Linda Arnold Carlisle Distinguished Excellence Professorship

Carlisle Distinguished Excellence Professorship Description

The Linda Arnold Carlisle Distinguished Excellence Professorship was established by the UNCG Friends of Women's and Gender Studies for the purpose of enhancing the academic and co-curricular programs of WGS. The Carlisle Professorship rewards the most promising faculty research agendas while using that selected research focus to build energy throughout the WGS Program and the campus community. The Professorship is awarded for a period of four academic years. The Carlisle Professor receives a $5000 annual salary stipend plus $12,000 a year in research funds.

The next Carlisle Distinguished Excellence Professor will selected in Spring 2018. Applications are typically due in JUanuary or February. More details will be posted in Fall 2017.

The University of North Carolina at Greensboro Women's and Gender Studies Program invites applications for a professorship in Women's and Gender Studies. The professorship will be awarded for a period of four academic years beginning in August 2014. Candidates must be full professors at UNCG.

Recommendation of a candidate for the professorship will be made by the Dean, in consultation with the Women's and Gender Studies Program, to the Provost, who with the Chancellor will recommend appointment by the University's Board of Trustees.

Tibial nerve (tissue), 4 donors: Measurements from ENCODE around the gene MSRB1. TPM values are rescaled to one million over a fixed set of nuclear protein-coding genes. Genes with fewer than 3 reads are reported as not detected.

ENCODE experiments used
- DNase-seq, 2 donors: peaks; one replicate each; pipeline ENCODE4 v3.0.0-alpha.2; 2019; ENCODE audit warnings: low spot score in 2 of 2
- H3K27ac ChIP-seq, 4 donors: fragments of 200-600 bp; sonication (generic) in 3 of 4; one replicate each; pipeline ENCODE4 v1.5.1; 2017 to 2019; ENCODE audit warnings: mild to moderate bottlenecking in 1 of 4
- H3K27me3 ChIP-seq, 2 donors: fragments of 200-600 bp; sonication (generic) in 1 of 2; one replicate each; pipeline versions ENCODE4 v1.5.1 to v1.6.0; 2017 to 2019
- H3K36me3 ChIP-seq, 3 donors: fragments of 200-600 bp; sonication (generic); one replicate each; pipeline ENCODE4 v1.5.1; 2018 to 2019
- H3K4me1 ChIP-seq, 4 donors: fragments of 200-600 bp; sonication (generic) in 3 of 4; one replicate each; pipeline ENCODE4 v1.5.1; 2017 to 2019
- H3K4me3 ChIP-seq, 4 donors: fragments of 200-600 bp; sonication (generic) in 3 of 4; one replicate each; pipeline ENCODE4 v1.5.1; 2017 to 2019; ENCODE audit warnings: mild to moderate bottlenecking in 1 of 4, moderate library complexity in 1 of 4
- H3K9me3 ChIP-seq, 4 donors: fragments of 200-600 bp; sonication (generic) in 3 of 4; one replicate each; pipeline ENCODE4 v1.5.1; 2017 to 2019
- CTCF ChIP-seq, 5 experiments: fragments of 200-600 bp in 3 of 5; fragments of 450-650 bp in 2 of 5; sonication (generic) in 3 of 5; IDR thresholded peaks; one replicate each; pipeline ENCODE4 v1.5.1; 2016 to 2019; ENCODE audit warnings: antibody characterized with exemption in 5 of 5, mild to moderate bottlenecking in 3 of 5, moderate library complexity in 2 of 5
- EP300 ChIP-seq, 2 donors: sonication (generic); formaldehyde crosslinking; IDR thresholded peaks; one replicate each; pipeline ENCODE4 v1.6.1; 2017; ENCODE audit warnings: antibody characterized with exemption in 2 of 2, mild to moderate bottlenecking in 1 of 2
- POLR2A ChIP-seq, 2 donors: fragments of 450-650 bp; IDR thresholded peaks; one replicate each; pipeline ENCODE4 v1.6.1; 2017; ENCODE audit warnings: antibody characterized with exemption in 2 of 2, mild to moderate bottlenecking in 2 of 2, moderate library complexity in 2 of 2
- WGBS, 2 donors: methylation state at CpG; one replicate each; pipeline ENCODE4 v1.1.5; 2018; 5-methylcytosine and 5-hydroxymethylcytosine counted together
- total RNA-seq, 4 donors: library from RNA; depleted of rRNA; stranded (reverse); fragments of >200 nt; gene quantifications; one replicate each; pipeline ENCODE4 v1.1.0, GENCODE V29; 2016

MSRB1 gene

The successful candidate will normally be selected from faculty members who have contributed to the Women's and Gender Studies Program. Candidates in all disciplines and departments are invited to apply.

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Dr. Diane Gill - Linda Arnold Carlisle Distinguished Excellence Professor 2010-2014

Dr. Diane Gill is the Linda Arnold Carlisle Distinguished Excellence Professor in Women's and Gender Studies, 2010 to 2014. Dr. Gill is a faculty member in the Department of Kinesiology and cross-appointed to the WGS faculty. Her research emphasizes social psychology and physical activity, with a focus on the effect of physical activity on psychological well-being.

Dr. Gill's professorship project expands her former scholarly work in physical activity and quality of life, moving to a more community-engaged approach that promotes physical activity and healthy lifestyles for girls and women and emphasizes integration, social relevance, and real world impact.  Dr. Gill developed a lecture series as part of her Professorship in 2011-2012.  Speakers included Dr. Vikki Krane, Bowling Green State University, presenting "The Heteronormative Landscape of Women's Sports"; Cheryl Cooky, Purdue University, on "Girls' and Women's Paraticipation in Sport: Global and Local Perspectives"; and Mary Jo Kane, University of Minnesota, on "Selling Sex in Media Coverage of Women's Sports: The Good, the Bad, and the Counterproductive."